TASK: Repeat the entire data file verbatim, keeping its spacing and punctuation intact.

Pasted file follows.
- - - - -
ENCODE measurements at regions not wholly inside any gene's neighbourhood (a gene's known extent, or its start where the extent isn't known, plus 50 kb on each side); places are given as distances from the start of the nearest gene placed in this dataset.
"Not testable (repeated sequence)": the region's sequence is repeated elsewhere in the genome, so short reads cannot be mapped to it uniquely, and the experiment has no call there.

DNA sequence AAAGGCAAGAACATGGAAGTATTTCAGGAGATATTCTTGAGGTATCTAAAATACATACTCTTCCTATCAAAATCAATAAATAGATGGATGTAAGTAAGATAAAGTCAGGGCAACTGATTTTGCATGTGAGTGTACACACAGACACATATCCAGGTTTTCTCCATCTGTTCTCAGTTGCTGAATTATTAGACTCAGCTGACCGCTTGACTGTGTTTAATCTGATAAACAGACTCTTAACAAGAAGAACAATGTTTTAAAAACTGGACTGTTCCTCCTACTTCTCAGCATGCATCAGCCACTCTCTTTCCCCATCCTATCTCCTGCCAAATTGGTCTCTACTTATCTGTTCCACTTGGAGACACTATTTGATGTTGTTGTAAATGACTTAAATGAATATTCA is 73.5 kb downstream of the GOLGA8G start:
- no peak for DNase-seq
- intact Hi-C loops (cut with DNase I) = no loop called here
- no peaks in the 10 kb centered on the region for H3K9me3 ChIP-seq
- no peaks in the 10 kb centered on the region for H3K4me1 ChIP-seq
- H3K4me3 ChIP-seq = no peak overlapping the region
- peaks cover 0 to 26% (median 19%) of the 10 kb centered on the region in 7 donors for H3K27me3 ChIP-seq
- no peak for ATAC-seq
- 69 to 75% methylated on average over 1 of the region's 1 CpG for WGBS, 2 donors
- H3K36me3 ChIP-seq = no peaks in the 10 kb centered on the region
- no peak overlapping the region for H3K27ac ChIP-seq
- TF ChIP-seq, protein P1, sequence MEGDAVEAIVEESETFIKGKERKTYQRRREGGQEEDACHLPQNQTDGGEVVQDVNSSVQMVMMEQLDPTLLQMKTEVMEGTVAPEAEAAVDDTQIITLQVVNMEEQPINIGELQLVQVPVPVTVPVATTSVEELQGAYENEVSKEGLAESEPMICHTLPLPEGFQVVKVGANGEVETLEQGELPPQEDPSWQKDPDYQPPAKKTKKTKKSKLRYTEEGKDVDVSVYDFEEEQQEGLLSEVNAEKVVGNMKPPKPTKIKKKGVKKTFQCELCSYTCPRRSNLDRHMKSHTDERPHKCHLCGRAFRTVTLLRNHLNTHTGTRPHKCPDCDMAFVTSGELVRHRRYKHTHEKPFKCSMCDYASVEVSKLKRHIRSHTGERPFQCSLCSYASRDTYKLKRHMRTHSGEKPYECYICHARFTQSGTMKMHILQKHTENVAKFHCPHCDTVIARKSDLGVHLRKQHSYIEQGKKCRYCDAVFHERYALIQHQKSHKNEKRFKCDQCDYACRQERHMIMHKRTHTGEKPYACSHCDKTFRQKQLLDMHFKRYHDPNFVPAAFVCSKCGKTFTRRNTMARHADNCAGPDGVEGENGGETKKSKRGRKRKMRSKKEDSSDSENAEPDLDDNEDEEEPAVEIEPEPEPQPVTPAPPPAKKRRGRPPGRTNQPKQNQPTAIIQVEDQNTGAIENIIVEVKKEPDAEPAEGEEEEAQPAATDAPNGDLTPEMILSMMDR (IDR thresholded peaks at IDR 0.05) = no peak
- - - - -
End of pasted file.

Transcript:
ENCODE measurements at regions not wholly inside any gene's neighbourhood (a gene's known extent, or its start where the extent isn't known, plus 50 kb on each side); places are given as distances from the start of the nearest gene placed in this dataset.
"Not testable (repeated sequence)": the region's sequence is repeated elsewhere in the genome, so short reads cannot be mapped to it uniquely, and the experiment has no call there.

DNA sequence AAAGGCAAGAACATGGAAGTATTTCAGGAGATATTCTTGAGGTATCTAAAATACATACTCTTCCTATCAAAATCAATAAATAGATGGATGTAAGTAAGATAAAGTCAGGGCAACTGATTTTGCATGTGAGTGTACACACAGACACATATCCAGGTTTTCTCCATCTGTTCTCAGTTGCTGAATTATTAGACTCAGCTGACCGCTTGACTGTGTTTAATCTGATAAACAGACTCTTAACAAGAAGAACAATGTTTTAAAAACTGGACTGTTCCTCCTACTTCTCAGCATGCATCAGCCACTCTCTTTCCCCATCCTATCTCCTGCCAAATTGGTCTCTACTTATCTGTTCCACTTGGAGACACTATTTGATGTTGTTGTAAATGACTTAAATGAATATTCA is 73.5 kb downstream of the GOLGA8G start:
- no peak for DNase-seq
- intact Hi-C loops (cut with DNase I) = no loop called here
- no peaks in the 10 kb centered on the region for H3K9me3 ChIP-seq
- no peaks in the 10 kb centered on the region for H3K4me1 ChIP-seq
- H3K4me3 ChIP-seq = no peak overlapping the region
- peaks cover 0 to 26% (median 19%) of the 10 kb centered on the region in 7 donors for H3K27me3 ChIP-seq
- no peak for ATAC-seq
- 69 to 75% methylated on average over 1 of the region's 1 CpG for WGBS, 2 donors
- H3K36me3 ChIP-seq = no peaks in the 10 kb centered on the region
- no peak overlapping the region for H3K27ac ChIP-seq
- TF ChIP-seq, protein P1, sequence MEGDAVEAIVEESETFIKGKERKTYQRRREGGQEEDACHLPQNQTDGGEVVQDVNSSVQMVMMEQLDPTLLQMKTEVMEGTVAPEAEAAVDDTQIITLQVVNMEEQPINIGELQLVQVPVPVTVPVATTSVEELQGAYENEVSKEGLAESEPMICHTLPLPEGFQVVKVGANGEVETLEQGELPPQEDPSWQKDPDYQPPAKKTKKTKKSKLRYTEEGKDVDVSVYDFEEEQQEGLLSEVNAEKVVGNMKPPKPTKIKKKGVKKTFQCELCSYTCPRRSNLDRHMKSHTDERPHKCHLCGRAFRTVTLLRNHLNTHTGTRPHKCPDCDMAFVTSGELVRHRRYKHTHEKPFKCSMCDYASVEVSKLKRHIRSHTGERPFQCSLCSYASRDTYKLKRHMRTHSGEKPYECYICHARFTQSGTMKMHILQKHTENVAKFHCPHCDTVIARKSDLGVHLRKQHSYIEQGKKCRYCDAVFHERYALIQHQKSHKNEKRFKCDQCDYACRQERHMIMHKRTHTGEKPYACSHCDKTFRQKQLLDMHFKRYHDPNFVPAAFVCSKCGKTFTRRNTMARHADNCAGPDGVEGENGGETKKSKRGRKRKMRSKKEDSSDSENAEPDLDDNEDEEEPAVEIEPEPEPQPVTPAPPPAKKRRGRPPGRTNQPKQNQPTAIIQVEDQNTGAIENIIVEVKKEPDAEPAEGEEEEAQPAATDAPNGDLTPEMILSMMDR (IDR thresholded peaks at IDR 0.05) = no peak